We were lucky enough to host Simon Owen, PR Director of JESS3, a social media agency specializing in data visualization. The agency is located here in DC and they do a lot of high profile work for the likes of ESPN, Samsung, Nielsen, …
Simon shared some experiences developing products for clients and advice to students in my Social Media Marketing Class at Howard University. He also worked with several student teams giving them advice on specific social media tactics for their client firms.
Data Visualization in Social Media
If it’s true a picture paints a thousand words, then data visualization turns boring statistics into viral content that builds traffic and online reputation. And the visualizations don’t have to be anything fancier than a bar chart or graph created from an Excel spreadsheet. But, it helps to have the talent to create visual interest, such as the new tree introduced in collaboration with Eloqua identifying the best new blogs of 2011.
Where You Get Data
Data comes from everywhere. You have data in your CRM system, your ordering system, your email list … You can collect data — either primary (from surveys or questionnaires) or secondary data (from internet searches). Or you can reanalyze someone else’s data to make it more meaningful. For instance, take a look at the data to see if there are patterns in the data — like clusters by demographics or by type. Then regroup the data and display it by group.
Or just do a better data visualization with some else’s data — just be sure to give them credit for their work.
What You Do With Your Data Visualization
- Be sure to put your branding on the data visualization — your logo, your color scheme, and hyperlink to your website
- Put your data visualization up on Slideshare or YouTube or Scribd and be sure to add keywords that will bring search traffic to the visualization.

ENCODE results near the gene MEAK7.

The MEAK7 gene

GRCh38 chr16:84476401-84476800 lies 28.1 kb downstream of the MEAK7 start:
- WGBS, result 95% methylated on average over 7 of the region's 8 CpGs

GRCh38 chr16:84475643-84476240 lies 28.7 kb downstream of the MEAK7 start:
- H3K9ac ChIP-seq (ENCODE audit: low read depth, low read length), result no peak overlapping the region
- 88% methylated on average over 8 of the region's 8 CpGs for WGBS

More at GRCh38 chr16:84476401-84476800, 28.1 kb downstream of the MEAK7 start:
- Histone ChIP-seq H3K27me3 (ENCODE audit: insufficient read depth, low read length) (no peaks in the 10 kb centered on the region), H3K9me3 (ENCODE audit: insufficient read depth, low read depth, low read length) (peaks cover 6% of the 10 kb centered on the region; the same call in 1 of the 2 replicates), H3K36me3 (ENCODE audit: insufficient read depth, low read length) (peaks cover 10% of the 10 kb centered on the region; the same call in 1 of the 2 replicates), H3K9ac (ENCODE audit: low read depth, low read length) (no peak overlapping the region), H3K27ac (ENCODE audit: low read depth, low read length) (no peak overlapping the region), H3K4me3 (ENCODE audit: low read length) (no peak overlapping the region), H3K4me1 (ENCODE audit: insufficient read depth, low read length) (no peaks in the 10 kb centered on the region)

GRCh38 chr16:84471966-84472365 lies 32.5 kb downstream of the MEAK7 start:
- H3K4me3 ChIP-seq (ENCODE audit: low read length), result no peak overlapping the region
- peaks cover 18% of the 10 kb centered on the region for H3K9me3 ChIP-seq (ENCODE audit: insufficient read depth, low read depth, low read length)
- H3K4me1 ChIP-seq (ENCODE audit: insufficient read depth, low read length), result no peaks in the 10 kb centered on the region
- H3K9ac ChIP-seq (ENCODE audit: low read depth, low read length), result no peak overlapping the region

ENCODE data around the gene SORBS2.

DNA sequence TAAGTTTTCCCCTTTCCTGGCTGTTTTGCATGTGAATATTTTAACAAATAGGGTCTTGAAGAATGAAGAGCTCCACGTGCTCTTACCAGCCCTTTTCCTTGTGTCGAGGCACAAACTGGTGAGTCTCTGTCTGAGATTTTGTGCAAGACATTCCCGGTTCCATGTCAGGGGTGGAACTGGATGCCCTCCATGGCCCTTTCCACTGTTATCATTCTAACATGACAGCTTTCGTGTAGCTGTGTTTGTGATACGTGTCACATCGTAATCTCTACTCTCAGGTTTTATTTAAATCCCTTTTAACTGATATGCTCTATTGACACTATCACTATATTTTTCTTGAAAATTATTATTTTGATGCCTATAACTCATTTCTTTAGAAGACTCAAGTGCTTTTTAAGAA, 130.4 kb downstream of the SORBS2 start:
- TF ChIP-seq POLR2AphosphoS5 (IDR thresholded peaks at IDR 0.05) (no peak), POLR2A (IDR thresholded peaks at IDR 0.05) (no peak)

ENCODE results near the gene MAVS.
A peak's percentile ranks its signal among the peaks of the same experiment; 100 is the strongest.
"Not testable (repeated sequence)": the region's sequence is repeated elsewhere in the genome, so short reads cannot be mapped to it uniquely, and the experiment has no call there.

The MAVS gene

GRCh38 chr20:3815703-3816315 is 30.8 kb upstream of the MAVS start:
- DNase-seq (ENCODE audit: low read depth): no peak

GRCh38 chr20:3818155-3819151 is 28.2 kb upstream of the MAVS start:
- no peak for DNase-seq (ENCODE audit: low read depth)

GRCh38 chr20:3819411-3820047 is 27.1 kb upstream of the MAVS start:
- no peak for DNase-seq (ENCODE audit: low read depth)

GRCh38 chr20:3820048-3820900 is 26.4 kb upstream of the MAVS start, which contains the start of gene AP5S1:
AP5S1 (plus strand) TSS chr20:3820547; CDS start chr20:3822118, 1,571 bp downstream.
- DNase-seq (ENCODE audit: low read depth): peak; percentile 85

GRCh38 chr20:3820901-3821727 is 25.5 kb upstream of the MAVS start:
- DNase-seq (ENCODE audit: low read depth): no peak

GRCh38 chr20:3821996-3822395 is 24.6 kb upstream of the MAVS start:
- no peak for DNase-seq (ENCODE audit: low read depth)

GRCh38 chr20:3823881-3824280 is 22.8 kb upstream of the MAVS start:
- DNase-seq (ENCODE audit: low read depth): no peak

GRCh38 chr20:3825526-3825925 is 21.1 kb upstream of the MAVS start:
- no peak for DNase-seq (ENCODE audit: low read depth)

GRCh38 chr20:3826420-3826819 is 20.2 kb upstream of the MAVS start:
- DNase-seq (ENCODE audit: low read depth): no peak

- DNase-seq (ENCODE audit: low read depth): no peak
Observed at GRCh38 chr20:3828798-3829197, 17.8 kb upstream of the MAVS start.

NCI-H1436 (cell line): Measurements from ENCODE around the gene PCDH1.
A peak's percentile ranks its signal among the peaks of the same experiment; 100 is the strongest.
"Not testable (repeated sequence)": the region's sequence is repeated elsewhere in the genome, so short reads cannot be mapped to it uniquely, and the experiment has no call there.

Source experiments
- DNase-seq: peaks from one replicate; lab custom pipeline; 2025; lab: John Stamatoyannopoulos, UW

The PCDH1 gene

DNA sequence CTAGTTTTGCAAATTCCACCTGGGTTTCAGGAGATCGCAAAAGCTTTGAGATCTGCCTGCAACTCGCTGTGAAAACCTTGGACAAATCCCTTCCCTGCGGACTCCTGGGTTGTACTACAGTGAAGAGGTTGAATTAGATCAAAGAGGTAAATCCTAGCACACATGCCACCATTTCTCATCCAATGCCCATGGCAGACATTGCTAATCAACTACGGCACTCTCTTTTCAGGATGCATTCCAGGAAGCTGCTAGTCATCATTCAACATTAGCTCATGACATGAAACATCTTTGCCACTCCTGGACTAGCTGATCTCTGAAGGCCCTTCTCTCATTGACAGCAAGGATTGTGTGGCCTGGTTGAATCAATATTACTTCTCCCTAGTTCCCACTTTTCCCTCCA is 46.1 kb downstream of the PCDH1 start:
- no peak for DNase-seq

- Blog about the data and the process of creating the data visualization or how someone might use information contained in the visualization strategically.
- Share your data visualization across social media and social bookmarking sites
- Engage your tribe and get your followers to help spread the image by making it easy to RT and share.
- Add share buttons so the data visualization can be easily Tweeted, embedded, and shared on social networks
- I always add a create commons copyright so folks feel comfortable sharing the image, but recognize they can’t take credit for my work or change it without permission
Offline Sharing Opportunities
This was great advice from Simon and reflects how he shares content at JESS3 by reaching out to influencers, encouraging them to spread the data visualization (or video).
Contact blogs, websites, and email folks who wrote articles recently that can be linked to your data visualization. People in charge of creating content are always looking for material to write about. Make it easy for them to write about YOUR data visualization.
Simon recommends using Google News and other searchable databases to find related articles. Then send authors a link to your data visualization and explain how it might provide fodder for another post.
Did you find this advice helpful? Do you have data that might become sharable content?